Quantcast

Restoring Star Trek: The Next Generation's Enterprise Bridge

By Norman Chan

How three Star Trek fans got the remains of the Next Generation bridge and plan on restoring it.

The iconic bridge of Star Trek: The Next Generation was famously destroyed for the production of the Star Trek: Generations movie when the saucer section of the Enterprise-D crashes onto the surface of Veridian III. At the time, the destruction of the production set that had served the TV show for over seven years seemed practical--after all, the crew would be getting a new bridge set for the Enterprise-E that would debut in Generations' follow up, First Contact. Additionally, the production team had already built several replica bridge sets for various purposes, including a traveling museum exhibition and the Star Trek: The Experience amusement ride at the Las Vegas Hilton.

But today, no standing Enterprise-D bridge set exists. The Star Trek museum exhibition, now permanently settled in Orlandao, only houses an Original Series bridge (though it does have a Next Generation Engineering set) and the Las Vegas attraction shuttered it doors in 2008. Pieces of the original and replica sets have since been auctioned off to private collectors and shopping mall developers, with little hope of assembling them back together for public display. That was until late this summer when a fan announced that he had acquired a significant portion of the Exhibition set, with the intent of restoring it with the help and support of The Next Generation's Production Designers.

I spoke with Huston Huddleston, organizer for the Enterprise Bridge Restoration Project and learned how he came into possession of the bridge set components, what the restoration work will entail, and how fans can contribute to the endeavor.

Let's start at the beginning. How did the idea for the restoration come about? Who along with you is directly involved, and what are your backgrounds?

I’m a writer for TV and some film, comedy mostly. I found out from a friend who worked at Paramount that this set had been sitting outside for 5 years and was going to be destroyed. I didn't know what I was going to do with it, but I knew it had to be saved. If I didn't do something, I knew I’d live to regret it, because something like this comes MAYBE once in a lifetime. After months of trying to partner with a "rich cat" to restore it--and having no luck--I went to the annual Las Vegas Star Trek Convention and found inspiration from some major producers who were also fans, such as Ronald D. Moore and Brannon Braga. I had a eureka moment and screamed "I'M GOING TO RESTORE THE BRIDGE!" So basically, this stemmed from sleep deprivation and possible insanity. Brian Uiga who helped restore the screen used Doctor Who TARDIS and Herbie The Love Bug and KITT is doing most of the design work, and Rusty Harrell is restoring our Picard's Captain's Chair. We also just launched our Kickstarter, which is going until Dec 18.

Why did you want to restore the TNG bridge specifically? Are there parts of other bridges from the other ST shows that were possible to restore?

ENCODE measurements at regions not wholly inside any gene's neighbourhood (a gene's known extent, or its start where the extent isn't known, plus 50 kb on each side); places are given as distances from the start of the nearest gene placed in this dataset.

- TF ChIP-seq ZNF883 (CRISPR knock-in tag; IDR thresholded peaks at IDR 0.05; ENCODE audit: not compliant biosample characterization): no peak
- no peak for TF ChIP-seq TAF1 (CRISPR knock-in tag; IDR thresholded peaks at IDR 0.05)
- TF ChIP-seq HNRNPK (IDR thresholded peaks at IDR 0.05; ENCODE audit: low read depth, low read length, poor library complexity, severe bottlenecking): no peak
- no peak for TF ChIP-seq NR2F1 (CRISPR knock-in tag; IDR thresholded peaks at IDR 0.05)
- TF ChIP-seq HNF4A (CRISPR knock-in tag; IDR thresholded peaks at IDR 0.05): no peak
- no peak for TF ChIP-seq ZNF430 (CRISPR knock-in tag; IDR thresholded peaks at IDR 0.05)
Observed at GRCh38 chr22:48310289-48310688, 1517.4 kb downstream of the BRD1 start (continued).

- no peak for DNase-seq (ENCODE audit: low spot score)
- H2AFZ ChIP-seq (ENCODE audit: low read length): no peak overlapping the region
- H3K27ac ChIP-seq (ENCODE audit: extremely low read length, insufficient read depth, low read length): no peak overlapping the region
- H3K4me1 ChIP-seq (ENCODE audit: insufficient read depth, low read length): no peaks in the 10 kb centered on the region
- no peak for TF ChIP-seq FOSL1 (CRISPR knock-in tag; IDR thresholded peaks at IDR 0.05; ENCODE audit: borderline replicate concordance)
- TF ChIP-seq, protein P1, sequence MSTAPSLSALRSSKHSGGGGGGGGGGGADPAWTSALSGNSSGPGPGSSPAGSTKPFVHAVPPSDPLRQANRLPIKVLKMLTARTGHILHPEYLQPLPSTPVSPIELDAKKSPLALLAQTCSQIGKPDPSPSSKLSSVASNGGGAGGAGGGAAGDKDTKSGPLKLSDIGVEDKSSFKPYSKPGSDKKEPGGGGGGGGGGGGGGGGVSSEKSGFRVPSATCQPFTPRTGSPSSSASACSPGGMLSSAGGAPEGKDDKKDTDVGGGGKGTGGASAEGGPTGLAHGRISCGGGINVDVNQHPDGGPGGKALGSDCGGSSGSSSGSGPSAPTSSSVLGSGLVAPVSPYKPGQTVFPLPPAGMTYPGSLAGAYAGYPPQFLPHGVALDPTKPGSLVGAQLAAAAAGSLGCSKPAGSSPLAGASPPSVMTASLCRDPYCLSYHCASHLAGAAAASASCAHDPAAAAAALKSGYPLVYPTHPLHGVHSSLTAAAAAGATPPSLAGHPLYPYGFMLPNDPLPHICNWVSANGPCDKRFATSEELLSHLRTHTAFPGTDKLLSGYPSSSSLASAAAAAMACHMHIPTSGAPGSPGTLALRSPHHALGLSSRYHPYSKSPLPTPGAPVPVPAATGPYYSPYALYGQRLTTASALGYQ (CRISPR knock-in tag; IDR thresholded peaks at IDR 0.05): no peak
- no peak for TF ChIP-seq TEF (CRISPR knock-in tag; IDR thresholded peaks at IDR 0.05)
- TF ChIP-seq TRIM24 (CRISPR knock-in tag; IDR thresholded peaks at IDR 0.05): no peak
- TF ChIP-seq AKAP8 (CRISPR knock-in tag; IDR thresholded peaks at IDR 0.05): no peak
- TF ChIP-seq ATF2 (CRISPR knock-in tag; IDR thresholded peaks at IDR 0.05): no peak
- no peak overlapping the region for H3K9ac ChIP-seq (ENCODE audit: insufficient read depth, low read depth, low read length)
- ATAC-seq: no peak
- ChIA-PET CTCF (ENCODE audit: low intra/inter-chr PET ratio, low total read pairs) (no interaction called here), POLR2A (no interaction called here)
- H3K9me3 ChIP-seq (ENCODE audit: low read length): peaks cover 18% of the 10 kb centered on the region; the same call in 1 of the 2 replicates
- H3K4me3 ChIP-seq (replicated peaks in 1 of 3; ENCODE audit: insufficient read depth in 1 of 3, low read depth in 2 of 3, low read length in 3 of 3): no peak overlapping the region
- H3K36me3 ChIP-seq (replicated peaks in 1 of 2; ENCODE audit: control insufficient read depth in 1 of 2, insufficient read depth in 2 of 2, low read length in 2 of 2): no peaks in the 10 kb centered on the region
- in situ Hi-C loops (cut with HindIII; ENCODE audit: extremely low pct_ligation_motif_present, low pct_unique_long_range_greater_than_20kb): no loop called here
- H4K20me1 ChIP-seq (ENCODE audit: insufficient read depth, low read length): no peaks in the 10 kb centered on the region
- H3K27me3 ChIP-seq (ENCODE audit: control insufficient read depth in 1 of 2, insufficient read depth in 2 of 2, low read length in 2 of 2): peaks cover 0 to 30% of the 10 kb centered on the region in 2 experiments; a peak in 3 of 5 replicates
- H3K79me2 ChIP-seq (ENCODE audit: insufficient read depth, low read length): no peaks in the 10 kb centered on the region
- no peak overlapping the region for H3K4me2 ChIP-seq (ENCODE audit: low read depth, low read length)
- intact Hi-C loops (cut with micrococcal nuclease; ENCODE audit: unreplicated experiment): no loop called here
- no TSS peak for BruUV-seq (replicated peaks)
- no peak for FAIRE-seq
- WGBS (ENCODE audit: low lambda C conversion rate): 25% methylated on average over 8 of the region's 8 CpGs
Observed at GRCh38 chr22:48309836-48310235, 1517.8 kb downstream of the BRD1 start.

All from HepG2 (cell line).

It was the only bridge available. 90% of the Enterprise-D Bridge Set was laying there, in pieces. It's made mostly of fiberglass and metal, and considering the set originally cost $600,000 to make in the 1990's, it was in darn good shape. We actually also found pieces from Star Trek: The Original Series bridge, which we hope to someday build. I told someone recently “It’s not like I turned my living room into the bridge, I literally brought the bridge into my living room.”

How does the Enterprise-D bridge set you have differ from the ones built for the now-defunct Star Trek: The Experience ride in Las Vegas?

Ours is not the Vegas bridge--it was a third Enterprise set that was built for display and traveling around the time the Vegas sets were built. [Production Designers] Herman Zimmerman and Michael Okuda oversaw all these sets to make them as screen accurate as safety regulations allowed. All [these replica bridges] were missing were the "side chairs" connected to Troy and Riker's computers and the pull-out chairs in the back. The ramp in the back was also lower in the Vegas bridges to comply with the Disabilities Act. Since we're not a "ride" [like the Vegas sets] we're making ours as close to screen accurate as possible, which has never been done before. Plus we're making all the computers real touchscreens which is also a first.

Photos from one of the Las Vegas Star Trek: The Experience bridges.

What happened to those other Experience bridges after the Vegas attraction was shut down? Who owned them and what was the original plan for them?

The whole thing was totally destroyed, in pieces and left outside (are you seeing a pattern here?) When the Las Vegas ST Experience company lost their license with Paramount, they had to get it out of the Hilton as quickly as possible and everything was gutted. Parts of it were sold at auction--we have a few of the Vegas pieces: the walls, Data's Chair, Riker and Troy's chairs and computers--the rest was either thrown out or went into people’s homes. There were rumors about re-opening the ride in Vegas, but it was probably just wishful thinking.